A couple of weeks ago, I wrote about the importance of willingly choosing to accept less freedom in order to become something greater than what we already are. When we choose to consistently give up certain freedoms, we become much more responsible, and we are eventually able to achieve more than we would have ever thought was possible. This is a critical concept that must be understood and practiced by those of us who are serious about becoming what God intended us to be.
The copy of the article shown above appeared in the Peoria Journal Star on July 2, 1987. The article explains how I was able to get a criminal case against a pro-life activist dismissed, because of the failure of the prosecution to disclose a witness. My client, Gerald (Jerry) Smith, was a well-known local pro-life activist who was frequently arrested for trespassing on the property where the local abortion clinic was located. In the case that was referenced in the article, Jerry was charged with Criminal Trespass to Property, a Class A misdemeanor that was punishable by up to a year in jail, and up to a $1,000 fine.
In the marketing world, the phrase “passion brand” refers to a product that has a passionate following among its customers. In addition to being loyal to the product, the customers also personally identify with it. If necessary, they will expend the time and energy to defend the product when someone criticizes it. The ownership of the product becomes a statement in and of itself — a statement that the customer has achieved a special status because of their affiliation with the product.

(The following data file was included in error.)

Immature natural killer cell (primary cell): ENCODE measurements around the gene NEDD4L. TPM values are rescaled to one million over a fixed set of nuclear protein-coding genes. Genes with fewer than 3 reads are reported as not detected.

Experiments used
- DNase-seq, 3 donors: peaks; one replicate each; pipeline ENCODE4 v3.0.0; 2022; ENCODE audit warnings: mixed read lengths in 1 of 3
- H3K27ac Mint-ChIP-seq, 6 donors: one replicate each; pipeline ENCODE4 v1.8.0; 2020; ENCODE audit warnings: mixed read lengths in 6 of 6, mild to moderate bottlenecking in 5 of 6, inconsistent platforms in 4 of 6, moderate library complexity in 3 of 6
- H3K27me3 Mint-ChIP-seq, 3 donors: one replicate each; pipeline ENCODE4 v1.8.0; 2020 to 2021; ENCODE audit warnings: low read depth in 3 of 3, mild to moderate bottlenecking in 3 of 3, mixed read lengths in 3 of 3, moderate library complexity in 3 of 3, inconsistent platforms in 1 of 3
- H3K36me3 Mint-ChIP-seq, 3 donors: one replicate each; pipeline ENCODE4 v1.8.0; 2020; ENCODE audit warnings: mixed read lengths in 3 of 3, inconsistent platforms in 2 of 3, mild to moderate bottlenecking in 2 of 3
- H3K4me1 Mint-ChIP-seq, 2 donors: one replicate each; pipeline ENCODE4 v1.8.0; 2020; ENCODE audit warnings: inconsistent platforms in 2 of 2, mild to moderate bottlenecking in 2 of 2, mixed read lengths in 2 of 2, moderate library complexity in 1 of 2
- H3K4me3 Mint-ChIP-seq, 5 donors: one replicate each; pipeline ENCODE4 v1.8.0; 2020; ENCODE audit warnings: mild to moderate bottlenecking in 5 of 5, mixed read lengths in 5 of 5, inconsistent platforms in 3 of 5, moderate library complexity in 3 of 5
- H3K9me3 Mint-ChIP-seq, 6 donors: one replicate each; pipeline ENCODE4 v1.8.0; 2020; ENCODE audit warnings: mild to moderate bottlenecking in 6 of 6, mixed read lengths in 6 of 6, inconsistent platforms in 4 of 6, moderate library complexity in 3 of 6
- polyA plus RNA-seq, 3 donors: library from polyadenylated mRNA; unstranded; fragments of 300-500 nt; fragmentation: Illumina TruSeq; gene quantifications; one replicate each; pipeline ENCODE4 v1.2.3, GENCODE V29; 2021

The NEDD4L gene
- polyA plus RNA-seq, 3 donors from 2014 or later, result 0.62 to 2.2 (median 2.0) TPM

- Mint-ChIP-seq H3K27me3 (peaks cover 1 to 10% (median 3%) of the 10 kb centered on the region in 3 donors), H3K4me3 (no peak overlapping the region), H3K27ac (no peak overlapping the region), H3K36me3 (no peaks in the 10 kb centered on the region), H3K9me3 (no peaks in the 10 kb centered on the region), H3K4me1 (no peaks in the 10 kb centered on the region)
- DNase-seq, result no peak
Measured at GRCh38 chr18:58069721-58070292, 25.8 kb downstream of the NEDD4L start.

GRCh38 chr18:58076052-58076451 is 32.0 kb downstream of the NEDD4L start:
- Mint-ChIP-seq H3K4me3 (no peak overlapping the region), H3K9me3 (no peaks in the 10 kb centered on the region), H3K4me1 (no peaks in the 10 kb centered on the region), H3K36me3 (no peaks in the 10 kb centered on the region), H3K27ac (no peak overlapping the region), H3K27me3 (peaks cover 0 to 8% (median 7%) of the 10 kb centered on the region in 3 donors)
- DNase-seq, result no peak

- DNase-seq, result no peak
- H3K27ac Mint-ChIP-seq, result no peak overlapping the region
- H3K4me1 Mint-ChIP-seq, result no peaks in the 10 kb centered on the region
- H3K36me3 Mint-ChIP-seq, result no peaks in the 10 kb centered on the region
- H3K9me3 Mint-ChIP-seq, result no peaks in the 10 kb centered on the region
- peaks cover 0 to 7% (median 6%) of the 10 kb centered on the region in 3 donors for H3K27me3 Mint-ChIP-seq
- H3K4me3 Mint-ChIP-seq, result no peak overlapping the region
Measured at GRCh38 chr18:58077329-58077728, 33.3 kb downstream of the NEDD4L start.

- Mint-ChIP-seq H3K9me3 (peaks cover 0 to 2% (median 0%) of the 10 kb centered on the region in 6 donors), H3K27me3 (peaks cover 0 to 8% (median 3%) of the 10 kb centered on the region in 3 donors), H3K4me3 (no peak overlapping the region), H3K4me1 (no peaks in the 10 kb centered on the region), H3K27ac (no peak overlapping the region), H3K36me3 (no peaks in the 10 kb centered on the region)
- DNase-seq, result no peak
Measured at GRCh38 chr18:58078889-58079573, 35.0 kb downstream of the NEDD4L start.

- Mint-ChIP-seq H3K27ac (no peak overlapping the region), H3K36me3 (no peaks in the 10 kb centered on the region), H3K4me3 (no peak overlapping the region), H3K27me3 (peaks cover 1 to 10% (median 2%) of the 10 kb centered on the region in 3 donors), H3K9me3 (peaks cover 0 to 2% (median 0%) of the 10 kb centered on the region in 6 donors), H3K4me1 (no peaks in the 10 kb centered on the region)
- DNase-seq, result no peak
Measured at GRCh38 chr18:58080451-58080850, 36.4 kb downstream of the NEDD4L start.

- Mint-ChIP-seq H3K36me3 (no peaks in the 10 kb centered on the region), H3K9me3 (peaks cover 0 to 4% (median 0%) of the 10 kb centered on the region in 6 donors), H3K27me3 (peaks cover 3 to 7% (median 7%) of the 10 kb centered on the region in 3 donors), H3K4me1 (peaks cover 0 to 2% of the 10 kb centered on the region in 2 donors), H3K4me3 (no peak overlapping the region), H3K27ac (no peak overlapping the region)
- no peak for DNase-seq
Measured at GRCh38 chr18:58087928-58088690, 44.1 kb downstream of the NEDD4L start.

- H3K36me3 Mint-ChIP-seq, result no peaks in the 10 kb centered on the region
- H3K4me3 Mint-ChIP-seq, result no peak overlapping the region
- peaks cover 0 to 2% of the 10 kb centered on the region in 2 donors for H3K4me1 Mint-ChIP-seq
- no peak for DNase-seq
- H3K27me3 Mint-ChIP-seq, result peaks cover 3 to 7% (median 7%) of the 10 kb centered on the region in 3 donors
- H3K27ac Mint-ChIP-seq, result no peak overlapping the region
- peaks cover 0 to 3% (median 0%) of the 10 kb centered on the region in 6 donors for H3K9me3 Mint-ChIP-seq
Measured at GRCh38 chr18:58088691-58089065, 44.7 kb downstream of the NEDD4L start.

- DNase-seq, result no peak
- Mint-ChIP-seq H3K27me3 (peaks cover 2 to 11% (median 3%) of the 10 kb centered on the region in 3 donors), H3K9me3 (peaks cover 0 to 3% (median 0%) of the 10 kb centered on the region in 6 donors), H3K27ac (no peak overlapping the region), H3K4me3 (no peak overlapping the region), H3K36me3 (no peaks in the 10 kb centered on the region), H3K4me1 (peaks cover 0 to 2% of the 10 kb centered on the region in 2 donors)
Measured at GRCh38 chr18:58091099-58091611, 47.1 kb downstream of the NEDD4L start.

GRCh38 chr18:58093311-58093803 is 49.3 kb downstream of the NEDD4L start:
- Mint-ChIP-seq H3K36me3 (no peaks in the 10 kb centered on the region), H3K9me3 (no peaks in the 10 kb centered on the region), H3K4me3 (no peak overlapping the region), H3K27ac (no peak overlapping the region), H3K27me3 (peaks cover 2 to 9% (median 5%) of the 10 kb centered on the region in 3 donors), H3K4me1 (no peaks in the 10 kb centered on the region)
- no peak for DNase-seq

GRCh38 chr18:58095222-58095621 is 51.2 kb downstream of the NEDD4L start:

Last week, I had an appointment with a man — I’ll call him Jim — who hired me eight months ago to represent him on a personal injury case. As usual, Jim brought his wife with him to the appointment. I’ve met with Jim and his wife on four occasions over the past eight months. Jim was injured when a large truck disregarded a stop sign and collided with his vehicle in the middle of an intersection. Because of his injuries, Jim has not been able to return to work. He’s been without an income for eight months.
The year was 1970. I was in the eighth grade at St. Mark’s school in Peoria. I remember the day like it was yesterday. One of my classmates — I’ll call him Paul — brought a Polaroid picture to school to show to his friends. Paul and I were the same age — 13 years old. The person in the picture was the girlfriend of Paul’s older brother. She and Paul’s brother were in high school. She was a student at Academy of Our Lady and Paul’s brother was a student at Spalding Institute.
My daughter Teresa (21) graduated from college in May of this year. Prior to her graduation, she sent out resumes and lined up several interviews. As the interviews progressed, a handful of companies became interested in her, which created a dilemma: What if she had a certain company in mind that she really wanted to work for and another company made an offer? Should she delay accepting the offer while she waited to see if the company she wanted to work for would make an offer?